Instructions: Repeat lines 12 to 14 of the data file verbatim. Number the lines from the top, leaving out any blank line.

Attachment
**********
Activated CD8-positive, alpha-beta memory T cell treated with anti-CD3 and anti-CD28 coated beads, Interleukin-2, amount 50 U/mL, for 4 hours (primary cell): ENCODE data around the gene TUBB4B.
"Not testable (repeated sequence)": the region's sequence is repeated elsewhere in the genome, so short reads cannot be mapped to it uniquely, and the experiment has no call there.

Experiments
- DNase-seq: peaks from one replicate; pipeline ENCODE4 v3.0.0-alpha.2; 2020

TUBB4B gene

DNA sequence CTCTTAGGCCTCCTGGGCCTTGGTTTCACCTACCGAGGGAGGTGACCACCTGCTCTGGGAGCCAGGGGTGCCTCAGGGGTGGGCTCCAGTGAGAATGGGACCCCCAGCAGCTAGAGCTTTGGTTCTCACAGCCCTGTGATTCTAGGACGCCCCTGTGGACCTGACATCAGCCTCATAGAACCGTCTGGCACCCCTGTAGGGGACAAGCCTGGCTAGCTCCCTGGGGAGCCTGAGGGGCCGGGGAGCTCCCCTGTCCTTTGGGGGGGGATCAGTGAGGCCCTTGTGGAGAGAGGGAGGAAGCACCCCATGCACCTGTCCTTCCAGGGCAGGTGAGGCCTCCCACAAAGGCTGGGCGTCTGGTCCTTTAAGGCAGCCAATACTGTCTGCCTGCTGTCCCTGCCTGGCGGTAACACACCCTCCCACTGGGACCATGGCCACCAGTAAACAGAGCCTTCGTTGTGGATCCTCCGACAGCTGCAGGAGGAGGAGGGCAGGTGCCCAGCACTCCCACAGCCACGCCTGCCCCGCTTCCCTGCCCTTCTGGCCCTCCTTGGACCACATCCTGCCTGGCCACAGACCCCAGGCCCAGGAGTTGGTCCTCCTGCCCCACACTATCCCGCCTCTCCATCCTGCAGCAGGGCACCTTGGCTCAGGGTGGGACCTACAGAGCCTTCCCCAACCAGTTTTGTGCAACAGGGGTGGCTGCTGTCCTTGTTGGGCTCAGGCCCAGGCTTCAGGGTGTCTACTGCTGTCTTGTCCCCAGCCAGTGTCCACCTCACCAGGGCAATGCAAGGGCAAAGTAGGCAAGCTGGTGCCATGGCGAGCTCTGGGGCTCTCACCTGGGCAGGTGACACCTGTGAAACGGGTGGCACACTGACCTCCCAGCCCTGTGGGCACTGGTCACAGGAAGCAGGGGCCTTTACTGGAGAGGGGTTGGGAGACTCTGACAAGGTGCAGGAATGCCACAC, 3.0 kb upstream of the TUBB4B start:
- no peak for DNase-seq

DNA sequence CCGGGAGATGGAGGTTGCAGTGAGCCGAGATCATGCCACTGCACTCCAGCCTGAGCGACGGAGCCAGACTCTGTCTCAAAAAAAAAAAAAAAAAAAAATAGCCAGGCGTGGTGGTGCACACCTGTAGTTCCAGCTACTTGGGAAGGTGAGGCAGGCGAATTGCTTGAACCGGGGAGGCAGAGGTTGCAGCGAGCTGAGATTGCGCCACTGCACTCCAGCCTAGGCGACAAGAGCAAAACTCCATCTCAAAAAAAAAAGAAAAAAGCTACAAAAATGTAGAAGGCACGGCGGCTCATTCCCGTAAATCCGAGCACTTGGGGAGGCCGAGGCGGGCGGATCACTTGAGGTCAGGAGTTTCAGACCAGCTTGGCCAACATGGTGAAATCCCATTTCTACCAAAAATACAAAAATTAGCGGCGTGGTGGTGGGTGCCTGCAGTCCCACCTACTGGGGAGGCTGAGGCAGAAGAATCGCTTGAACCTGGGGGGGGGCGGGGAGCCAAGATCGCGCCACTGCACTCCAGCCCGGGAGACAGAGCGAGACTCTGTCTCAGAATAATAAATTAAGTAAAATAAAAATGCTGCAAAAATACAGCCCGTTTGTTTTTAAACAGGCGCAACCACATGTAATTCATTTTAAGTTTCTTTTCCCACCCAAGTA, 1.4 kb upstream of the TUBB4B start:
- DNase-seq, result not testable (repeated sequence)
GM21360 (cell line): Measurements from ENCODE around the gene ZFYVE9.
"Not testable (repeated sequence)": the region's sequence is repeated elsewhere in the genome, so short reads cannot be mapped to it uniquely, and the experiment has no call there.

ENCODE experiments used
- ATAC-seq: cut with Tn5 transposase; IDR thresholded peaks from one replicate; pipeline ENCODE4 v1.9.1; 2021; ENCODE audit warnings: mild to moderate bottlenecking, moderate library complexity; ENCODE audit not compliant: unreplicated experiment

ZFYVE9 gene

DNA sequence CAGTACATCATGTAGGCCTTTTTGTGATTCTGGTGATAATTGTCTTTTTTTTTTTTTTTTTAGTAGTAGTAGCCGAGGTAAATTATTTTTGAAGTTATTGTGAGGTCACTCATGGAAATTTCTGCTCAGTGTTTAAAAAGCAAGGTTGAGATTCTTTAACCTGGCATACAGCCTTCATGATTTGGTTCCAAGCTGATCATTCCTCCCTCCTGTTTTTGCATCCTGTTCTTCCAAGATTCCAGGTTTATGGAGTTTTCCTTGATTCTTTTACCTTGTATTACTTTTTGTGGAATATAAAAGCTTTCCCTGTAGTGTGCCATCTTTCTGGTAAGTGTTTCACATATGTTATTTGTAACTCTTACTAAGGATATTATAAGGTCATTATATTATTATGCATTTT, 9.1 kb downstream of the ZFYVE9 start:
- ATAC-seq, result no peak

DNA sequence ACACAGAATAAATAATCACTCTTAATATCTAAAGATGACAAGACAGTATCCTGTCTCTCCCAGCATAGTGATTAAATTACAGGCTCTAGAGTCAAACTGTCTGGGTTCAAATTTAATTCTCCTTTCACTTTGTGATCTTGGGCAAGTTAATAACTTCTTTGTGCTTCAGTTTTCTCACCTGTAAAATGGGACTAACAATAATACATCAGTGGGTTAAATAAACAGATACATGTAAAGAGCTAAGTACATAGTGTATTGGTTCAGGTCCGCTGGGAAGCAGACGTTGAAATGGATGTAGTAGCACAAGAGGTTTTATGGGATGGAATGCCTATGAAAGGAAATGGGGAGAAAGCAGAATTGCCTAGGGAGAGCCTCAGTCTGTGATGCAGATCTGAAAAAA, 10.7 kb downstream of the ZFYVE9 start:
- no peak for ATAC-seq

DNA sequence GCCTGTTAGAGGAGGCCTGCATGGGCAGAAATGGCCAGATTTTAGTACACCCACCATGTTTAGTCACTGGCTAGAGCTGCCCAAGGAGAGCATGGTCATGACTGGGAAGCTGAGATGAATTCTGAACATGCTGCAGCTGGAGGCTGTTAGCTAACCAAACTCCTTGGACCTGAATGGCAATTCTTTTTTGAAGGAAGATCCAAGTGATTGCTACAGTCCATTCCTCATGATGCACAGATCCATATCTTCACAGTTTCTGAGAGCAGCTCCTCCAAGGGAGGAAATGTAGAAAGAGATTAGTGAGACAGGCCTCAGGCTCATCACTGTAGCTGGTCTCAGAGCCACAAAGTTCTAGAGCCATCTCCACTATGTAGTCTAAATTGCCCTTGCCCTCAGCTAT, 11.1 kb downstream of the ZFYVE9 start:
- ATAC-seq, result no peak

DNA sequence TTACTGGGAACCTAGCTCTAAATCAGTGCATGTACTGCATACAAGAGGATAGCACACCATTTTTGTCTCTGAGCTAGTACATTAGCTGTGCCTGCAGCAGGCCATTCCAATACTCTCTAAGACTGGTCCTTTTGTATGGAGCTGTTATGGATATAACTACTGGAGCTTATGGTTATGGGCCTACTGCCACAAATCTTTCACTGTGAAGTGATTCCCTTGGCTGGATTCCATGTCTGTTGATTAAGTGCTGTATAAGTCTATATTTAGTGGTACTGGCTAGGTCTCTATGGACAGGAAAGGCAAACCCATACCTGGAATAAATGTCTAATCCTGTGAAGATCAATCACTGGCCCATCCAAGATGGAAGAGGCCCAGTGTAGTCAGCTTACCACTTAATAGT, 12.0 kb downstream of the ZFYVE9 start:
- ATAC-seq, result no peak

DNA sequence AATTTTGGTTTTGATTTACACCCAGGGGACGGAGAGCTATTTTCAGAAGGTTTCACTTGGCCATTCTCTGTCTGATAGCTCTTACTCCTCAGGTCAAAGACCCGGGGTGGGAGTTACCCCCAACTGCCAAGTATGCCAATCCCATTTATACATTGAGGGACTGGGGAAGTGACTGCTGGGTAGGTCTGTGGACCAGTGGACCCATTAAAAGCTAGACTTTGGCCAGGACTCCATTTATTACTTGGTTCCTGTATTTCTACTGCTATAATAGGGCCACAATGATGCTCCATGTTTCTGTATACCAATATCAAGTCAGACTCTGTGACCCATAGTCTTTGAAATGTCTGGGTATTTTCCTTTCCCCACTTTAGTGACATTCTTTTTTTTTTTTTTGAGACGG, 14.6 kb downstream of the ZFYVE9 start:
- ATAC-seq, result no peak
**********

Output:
ENCODE experiments used
- ATAC-seq: cut with Tn5 transposase; IDR thresholded peaks from one replicate; pipeline ENCODE4 v1.9.1; 2021; ENCODE audit warnings: mild to moderate bottlenecking, moderate library complexity; ENCODE audit not compliant: unreplicated experiment

ZFYVE9 gene